There’s a pervasive myth that Bryan O’Sullivan’s excellent haskell benchmarking
library criterion is only
useful for benchmarks that take some significant chunk of time (I’ve even heard
some people claim on the *ms* scale). In fact criterion is useful for almost
anything you’d want to benchmark.

At a high level `criterion`

makes your benchmark the inner loop of a function,
and runs that loop a bunch of times, measures the result, and then divides by
the number of iterations it performed. The approach is both useful for comparing
alternative implementations, and probably the only meaningful way of answering
“how long does this code take to run”, short of looking at the assembly and
counting the instructions and consulting your processor’s manual.

If you’re skeptical, here’s a benchmark we’d expect to be very fast:

```
import Criterion.Main
main :: IO ()
main = do
defaultMain [
bench "sum2" $ nf sum [1::Int,2]
, bench "sum4" $ nf sum [1::Int,2,3,4]
, bench "sum5" $ nf sum [1::Int,2,3,4,5]
]
```

And indeed it’s on the order of nanoseconds:

```
benchmarking sum2
time 27.20 ns (27.10 ns .. 27.35 ns)
0.994 R² (0.984 R² .. 1.000 R²)
mean 28.72 ns (27.29 ns .. 32.44 ns)
std dev 6.730 ns (853.1 ps .. 11.71 ns)
variance introduced by outliers: 98% (severely inflated)
benchmarking sum4
time 58.45 ns (58.31 ns .. 58.59 ns)
1.000 R² (1.000 R² .. 1.000 R²)
mean 58.47 ns (58.26 ns .. 58.66 ns)
std dev 654.6 ps (547.1 ps .. 787.8 ps)
variance introduced by outliers: 11% (moderately inflated)
benchmarking sum5
time 67.08 ns (66.84 ns .. 67.33 ns)
1.000 R² (1.000 R² .. 1.000 R²)
mean 67.04 ns (66.85 ns .. 67.26 ns)
std dev 705.5 ps (596.3 ps .. 903.5 ps)
```

The results are consistent with each other; `sum`

seems to be linear, taking
13-14ns per list element, across our different input sizes.

## Trying to measure even faster things

This is what I was doing today which motivated this post. I was experimenting
with measuring the inner loop of a hash function:

```
fnvInnerLoopTest :: Word8 -> Word32
{-# INLINE fnvInnerLoopTest #-}
fnvInnerLoopTest b = (2166136261 `xor` fromIntegral b) * 16777619
```

These were the results criterion gave me:

```
benchmarking test
time 9.791 ns (9.754 ns .. 9.827 ns)
1.000 R² (1.000 R² .. 1.000 R²)
mean 9.798 ns (9.759 ns .. 9.862 ns)
std dev 167.3 ps (117.0 ps .. 275.3 ps)
variance introduced by outliers: 24% (moderately inflated)
```

These are the sorts of timescales that get into possibly measuring overhead of
function calls, boxing/unboxing, etc. and should make you skeptical of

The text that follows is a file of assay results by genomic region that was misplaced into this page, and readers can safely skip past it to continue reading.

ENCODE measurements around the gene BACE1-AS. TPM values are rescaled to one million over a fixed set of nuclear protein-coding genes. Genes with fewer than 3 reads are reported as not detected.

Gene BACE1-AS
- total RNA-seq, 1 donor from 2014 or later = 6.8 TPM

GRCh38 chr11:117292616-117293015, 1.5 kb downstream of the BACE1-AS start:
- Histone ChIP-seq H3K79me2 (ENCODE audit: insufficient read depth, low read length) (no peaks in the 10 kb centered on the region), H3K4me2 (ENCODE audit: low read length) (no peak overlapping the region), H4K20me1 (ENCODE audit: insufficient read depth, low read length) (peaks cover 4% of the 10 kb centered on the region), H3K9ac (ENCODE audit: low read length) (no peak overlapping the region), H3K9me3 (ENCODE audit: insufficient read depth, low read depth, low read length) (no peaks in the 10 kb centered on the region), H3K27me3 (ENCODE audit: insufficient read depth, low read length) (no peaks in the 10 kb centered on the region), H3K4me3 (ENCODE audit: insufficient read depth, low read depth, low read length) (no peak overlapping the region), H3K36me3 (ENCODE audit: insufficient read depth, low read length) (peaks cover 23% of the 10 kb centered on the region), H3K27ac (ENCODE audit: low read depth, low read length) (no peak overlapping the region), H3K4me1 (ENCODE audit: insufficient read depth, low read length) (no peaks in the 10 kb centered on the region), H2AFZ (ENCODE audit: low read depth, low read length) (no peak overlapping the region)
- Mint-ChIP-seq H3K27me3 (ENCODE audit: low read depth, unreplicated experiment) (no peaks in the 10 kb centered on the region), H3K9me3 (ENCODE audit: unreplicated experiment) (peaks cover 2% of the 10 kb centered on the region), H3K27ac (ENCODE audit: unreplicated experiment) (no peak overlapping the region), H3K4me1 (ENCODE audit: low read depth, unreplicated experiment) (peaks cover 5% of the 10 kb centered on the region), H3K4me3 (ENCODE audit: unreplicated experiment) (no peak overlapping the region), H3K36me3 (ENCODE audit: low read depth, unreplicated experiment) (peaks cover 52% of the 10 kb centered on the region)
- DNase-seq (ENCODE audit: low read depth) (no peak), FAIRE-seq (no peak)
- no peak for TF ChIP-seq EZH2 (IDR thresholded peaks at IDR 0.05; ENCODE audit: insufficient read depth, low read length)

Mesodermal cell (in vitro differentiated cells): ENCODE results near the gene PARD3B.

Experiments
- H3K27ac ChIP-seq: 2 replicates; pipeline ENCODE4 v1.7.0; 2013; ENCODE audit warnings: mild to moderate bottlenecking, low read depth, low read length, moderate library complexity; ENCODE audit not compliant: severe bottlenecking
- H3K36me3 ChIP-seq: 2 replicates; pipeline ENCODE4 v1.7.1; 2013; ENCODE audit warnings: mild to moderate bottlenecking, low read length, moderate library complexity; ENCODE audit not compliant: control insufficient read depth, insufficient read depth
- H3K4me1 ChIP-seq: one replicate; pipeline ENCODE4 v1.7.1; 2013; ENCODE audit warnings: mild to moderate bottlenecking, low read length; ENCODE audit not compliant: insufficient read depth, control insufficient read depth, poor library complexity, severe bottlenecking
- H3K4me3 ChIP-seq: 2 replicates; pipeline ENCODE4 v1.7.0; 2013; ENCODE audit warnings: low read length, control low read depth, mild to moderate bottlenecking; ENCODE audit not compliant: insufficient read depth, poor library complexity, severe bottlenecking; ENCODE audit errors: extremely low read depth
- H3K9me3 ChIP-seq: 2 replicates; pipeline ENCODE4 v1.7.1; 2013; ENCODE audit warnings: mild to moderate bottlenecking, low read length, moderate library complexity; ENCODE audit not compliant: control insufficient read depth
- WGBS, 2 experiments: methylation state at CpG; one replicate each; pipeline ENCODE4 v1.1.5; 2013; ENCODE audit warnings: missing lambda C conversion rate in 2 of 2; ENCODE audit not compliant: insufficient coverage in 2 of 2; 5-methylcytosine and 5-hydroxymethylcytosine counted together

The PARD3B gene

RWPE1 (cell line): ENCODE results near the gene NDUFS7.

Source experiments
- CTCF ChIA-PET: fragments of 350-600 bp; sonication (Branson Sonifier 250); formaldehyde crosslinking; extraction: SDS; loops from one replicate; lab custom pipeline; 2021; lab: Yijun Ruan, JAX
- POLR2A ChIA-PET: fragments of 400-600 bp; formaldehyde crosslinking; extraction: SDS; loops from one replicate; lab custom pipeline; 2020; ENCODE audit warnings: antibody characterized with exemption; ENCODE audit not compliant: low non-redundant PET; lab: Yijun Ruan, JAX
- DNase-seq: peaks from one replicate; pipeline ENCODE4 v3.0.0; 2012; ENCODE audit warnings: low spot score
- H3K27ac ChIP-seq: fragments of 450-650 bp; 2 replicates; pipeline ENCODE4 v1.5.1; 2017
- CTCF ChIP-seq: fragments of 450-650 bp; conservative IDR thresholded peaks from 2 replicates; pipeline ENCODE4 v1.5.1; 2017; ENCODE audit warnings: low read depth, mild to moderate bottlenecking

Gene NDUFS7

criterion’s result. So I unrolled 4 and 8 iteration versions of these and
measured the results:

```
main :: IO ()
main = do
defaultMain [
bench "test" $ nf fnvInnerLoopTest 7
, bench "test4" $ nf fnvInnerLoopTest4 (7,8,9,10)
, bench "test8" $ nf fnvInnerLoopTest8 (7,8,9,10,11,12,13,14)
]
benchmarking test
time 9.380 ns (9.346 ns .. 9.418 ns)
1.000 R² (1.000 R² .. 1.000 R²)
mean 9.448 ns (9.399 ns .. 9.567 ns)
std dev 240.4 ps (137.9 ps .. 418.6 ps)
variance introduced by outliers: 42% (moderately inflated)
benchmarking test4
time 12.66 ns (12.62 ns .. 12.72 ns)
1.000 R² (1.000 R² .. 1.000 R²)
mean 12.68 ns (12.64 ns .. 12.73 ns)
std dev 158.8 ps (126.9 ps .. 215.7 ps)
variance introduced by outliers: 15% (moderately inflated)
benchmarking test8
time 17.88 ns (17.82 ns .. 17.94 ns)
1.000 R² (1.000 R² .. 1.000 R²)
mean 17.89 ns (17.81 ns .. 17.97 ns)
std dev 262.7 ps (210.3 ps .. 349.7 ps)
variance introduced by outliers: 19% (moderately inflated)
```

So this seems to give a more clear picture of how good our bit twiddling is in
that inner loop. I was curious if I could measure the overhead directly in
criterion though. Somewhat surprisingly to me, it seems I could!

I added the following benchmark to my list:

```
, bench "baseline32" $ nf (\x-> x) (777::Word32)
```

The idea being to isolate the overhead of applying the most trivial function
and calling `nf`

on an example value of our output type (`Word32`

in this
case).

```
benchmarking baseline32
time 9.485 ns (9.434 ns .. 9.543 ns)
1.000 R² (1.000 R² .. 1.000 R²)
mean 9.509 ns (9.469 ns .. 9.559 ns)
std dev 155.8 ps (122.6 ps .. 227.8 ps)
variance introduced by outliers: 23% (moderately inflated)
```

If we consider this value the baseline for the measurements initially reported,
the new results are both linear-ish, as we would expect, and also the resulting
absolute measurements fall about where we’d expect from the assembly we’d hope
for (I still need to verify that this is *actually* the case), e.g. our intial
`test`

is in the ~1ns range, about what we’d expect from an inner loop with a
couple instructions.

I thought this was compelling enough to open an issue
to see whether this technique might be incorporated into criterion directly.
It’s at least a useful technique that I’ll keep playing with.

Anyway, benchmark your code.